An elderly patient booked an appointment to see his GP about a rash. While there, he also asked for a two-month supply of his medication and explained that he was making 'one last trip' to visit his daughter in Portugal.
The GP expressed her concern about the patient's fitness to fly - he had recently developed severe symptomatic aortic stenosis, and a recent report from his cardiologist had assessed him as having stage III heart failure using the NYHA functional classification system.
The GP checked the UK Civil Aviation Authority (CAA) guidance for health professionals on assessing fitness for flying. She advised that medical oxygen in flight is needed for those with class III heart failure and that the patient should disclose his diagnosis to the airline so that in-flight oxygen could be arranged. She also told the patient he could become seriously unwell and that his life could be at risk without oxygen.
The patient thanked the GP for her concern and said he understood the risks, but that he had no intention of declaring his health problems to the airline because he was worried they would stop him travelling if he did. The GP showed him the CAA guidance and that this indicated he would likely be safe to fly as long as the oxygen was in place. However, the patient repeatedly refused to be persuaded to tell the airline and declined any suggestion that the GP help him do this.
The GP carefully documented all the advice given and that the patient had said he intended to board the flight without declaring his condition to the airline.
At the end of the day, the GP remained troubled by the consultation. She wondered if she ought to try and contact the airline to notify them of her concerns, but recognised she might not be justified in taking this step without consent from the patient.
The GP spoke to an MDU adviser and they discussed the concern that the patient's health - and possibly his life - could be at risk if he took the flight without in-flight oxygen being provided. The GP was also concerned that other passengers might suffer financial loss and inconvenience if the flight were diverted.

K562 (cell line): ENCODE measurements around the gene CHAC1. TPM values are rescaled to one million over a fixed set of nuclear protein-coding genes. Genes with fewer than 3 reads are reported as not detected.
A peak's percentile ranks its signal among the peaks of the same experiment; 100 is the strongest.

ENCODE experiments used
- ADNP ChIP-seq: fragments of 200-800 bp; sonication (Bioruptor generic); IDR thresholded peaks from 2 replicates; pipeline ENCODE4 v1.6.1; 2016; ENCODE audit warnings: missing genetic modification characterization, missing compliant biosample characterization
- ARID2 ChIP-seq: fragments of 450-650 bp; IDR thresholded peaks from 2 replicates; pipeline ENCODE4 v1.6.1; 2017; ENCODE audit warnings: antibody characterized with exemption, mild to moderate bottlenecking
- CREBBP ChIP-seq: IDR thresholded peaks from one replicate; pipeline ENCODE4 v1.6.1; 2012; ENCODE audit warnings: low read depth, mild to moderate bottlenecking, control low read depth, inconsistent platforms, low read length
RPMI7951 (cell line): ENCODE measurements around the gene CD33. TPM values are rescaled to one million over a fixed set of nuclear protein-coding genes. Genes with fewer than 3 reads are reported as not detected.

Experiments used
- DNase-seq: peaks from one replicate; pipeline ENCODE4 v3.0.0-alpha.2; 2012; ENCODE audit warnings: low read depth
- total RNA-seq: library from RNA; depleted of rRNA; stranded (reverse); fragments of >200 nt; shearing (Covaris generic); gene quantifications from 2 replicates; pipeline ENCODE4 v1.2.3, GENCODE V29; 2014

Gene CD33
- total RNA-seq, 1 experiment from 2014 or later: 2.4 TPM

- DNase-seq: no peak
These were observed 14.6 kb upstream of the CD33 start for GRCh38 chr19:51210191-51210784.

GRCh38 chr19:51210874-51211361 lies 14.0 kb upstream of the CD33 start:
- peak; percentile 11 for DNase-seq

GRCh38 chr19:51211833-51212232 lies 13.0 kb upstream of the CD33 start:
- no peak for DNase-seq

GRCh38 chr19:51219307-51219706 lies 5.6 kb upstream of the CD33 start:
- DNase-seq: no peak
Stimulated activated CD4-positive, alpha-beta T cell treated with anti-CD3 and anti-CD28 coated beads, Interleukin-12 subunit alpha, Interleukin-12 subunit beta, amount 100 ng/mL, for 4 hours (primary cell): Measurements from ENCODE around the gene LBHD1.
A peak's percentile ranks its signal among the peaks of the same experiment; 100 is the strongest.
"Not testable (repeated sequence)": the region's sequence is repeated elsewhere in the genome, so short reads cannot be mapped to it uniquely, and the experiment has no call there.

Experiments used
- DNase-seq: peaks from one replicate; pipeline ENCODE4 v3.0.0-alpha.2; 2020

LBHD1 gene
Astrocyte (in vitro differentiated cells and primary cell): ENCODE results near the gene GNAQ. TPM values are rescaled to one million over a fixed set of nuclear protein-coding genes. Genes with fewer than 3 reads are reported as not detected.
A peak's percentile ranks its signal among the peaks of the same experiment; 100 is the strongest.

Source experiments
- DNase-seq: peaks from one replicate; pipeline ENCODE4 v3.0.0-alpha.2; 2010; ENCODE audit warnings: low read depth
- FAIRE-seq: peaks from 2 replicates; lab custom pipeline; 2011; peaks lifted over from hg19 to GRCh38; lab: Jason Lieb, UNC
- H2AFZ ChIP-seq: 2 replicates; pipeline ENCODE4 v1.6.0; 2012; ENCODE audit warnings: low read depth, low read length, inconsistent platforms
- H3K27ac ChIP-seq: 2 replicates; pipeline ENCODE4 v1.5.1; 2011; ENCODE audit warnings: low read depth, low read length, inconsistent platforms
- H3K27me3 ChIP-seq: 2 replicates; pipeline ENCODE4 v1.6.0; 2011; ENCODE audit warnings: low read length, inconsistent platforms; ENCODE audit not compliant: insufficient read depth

The issue was if the GP could justify any disclosure about the patient to the airline in the absence of his consent, and the GP and MDU adviser agreed that the GMC's publication on confidentiality was helpful when considering this case.
The starting point was that this was an adult with capacity who had been appropriately informed of the risks to his health and life if he failed to disclose his medical history to the airline. In this situation, the GMC guidance says that doctors should usually abide by a refusal to consent to a disclosure, even if that decision leaves the patient (but no one else) at risk of death or serious harm.
The adviser and GP discussed whether a disclosure might be justified in the public interest, to protect the airline and other passengers from financial loss and inconvenience in the event that a medical emergency caused the plane to be diverted. However, the guidance suggested that a disclosure in this situation could only be justified if failure to disclose the patient's medical condition to the airline "may expose others to a risk of death or serious harm".
The adviser and GP agreed that the flight being diverted would be inconvenient, but unlikely to be viewed as reaching the threshold of 'serious harm'.
After discussing the case with the MDU adviser, the GP was satisfied that she had given appropriate advice to the patient. She carefully documented both the advice given and the patient's stated intention to disregard the advice.
After due consideration, the GP concluded that she owed the patient a duty of confidentiality and could not justify making any disclosure to the airline without the patient's consent, even if she was uncomfortable with his eventual decision.
This dilemma is fictional but based on members' experiences and the types of calls we receive to our advice line.
This page was correct at publication on 29/06/2022. Any guidance is intended as general guidance for members only. If you are a member and need specific advice relating to your own circumstances, please contact one of our advisers.